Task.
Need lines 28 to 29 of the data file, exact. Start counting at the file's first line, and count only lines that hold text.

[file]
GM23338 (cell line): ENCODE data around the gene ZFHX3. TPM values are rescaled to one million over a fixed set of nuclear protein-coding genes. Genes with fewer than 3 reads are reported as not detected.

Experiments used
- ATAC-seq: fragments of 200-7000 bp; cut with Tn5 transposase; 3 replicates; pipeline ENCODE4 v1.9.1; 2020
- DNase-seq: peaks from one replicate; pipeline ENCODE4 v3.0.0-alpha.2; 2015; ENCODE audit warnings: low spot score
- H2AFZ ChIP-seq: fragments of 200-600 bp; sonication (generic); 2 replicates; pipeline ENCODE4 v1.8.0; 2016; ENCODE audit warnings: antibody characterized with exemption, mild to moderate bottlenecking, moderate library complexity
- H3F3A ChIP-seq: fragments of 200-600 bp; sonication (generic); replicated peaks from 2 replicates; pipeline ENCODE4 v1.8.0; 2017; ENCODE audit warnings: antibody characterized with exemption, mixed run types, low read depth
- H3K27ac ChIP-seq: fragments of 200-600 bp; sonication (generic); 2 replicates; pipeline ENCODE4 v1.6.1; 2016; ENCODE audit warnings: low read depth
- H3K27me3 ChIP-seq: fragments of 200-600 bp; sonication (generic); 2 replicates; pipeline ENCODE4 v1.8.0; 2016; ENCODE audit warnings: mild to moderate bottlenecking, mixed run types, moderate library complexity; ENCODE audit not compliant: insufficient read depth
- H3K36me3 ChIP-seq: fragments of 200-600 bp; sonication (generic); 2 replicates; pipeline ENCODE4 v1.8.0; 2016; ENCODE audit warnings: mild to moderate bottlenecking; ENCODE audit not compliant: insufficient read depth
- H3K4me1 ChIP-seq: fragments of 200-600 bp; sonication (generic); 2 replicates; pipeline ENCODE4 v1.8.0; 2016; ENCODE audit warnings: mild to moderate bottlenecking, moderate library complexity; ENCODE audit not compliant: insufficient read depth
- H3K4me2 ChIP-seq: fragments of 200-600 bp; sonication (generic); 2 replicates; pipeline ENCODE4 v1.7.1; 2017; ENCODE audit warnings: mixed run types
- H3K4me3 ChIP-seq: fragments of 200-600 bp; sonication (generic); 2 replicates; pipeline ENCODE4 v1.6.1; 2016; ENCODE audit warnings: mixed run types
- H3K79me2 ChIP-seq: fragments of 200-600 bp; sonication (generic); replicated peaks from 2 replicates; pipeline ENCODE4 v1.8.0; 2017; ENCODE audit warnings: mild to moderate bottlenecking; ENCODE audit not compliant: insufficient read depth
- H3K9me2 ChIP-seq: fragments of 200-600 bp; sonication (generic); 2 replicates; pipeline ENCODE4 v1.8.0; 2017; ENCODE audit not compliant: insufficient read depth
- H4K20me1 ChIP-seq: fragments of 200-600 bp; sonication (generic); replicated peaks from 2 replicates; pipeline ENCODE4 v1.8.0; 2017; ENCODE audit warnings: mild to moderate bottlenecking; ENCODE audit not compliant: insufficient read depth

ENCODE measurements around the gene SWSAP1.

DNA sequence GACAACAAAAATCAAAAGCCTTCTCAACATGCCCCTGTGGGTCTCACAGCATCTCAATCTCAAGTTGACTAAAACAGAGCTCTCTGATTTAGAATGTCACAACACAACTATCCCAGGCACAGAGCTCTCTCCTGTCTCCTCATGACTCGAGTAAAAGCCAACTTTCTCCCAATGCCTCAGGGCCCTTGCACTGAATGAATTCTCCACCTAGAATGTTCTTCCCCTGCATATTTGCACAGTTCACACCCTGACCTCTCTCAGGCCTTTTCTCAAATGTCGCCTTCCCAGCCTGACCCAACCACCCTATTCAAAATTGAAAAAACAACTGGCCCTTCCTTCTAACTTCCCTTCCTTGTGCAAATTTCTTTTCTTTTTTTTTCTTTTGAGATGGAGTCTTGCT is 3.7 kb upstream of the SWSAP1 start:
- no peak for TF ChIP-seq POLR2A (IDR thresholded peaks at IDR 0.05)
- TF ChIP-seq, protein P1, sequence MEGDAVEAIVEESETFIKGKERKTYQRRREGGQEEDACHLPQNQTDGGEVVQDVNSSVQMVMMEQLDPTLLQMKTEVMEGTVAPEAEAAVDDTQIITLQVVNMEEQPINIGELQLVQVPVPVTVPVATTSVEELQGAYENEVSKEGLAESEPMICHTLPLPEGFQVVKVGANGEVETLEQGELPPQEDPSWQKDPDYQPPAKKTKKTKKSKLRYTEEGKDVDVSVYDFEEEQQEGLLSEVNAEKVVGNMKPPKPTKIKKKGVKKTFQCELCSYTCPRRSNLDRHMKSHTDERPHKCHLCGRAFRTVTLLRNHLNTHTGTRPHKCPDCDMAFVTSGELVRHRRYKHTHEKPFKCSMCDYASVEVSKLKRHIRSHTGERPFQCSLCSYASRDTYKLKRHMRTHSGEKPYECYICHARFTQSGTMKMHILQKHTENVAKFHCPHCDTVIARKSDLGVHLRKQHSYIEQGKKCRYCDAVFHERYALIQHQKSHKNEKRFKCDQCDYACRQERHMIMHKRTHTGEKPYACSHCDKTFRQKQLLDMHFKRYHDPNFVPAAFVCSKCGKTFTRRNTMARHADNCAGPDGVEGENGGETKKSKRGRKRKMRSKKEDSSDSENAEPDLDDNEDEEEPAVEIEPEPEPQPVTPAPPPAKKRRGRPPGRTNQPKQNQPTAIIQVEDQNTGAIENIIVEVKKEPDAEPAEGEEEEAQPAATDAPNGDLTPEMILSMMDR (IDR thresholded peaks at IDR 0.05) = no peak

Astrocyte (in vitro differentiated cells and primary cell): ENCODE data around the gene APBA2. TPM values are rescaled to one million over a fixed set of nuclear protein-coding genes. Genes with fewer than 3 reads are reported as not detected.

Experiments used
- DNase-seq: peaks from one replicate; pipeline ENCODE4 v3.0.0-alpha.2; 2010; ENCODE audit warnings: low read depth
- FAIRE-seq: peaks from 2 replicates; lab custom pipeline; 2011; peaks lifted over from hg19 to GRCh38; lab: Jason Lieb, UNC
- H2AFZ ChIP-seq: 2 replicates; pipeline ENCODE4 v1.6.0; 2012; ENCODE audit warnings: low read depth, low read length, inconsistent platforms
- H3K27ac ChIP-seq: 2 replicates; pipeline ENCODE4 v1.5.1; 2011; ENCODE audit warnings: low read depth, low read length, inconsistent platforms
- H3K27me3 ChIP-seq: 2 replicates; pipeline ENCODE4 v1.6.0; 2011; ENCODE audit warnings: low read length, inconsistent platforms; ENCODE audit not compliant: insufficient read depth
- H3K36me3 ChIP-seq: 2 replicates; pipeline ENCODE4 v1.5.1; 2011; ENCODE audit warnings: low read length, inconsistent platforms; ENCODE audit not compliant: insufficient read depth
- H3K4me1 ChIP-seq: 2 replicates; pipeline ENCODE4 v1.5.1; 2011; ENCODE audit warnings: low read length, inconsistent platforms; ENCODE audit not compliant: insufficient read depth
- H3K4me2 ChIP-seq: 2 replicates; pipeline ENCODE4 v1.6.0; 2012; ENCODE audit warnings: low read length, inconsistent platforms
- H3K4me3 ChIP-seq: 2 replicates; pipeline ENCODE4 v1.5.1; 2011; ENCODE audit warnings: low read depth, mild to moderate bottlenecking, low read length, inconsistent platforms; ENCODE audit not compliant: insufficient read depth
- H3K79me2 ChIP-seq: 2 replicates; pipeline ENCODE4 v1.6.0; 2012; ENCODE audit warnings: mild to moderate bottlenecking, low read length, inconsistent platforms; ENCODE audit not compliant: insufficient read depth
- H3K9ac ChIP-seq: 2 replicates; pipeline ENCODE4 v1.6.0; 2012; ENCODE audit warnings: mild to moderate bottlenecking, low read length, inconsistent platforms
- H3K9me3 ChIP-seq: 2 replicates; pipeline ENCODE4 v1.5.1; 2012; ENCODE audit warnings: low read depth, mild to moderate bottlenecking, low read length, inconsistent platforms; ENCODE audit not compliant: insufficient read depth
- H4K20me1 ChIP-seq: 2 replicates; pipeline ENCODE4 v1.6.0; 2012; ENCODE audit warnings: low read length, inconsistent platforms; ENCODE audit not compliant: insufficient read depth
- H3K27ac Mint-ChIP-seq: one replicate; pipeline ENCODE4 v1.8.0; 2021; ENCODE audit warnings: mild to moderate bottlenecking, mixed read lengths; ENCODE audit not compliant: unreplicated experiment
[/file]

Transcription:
- H3K4me1 ChIP-seq: 2 replicates; pipeline ENCODE4 v1.5.1; 2011; ENCODE audit warnings: low read length, inconsistent platforms; ENCODE audit not compliant: insufficient read depth
- H3K4me2 ChIP-seq: 2 replicates; pipeline ENCODE4 v1.6.0; 2012; ENCODE audit warnings: low read length, inconsistent platforms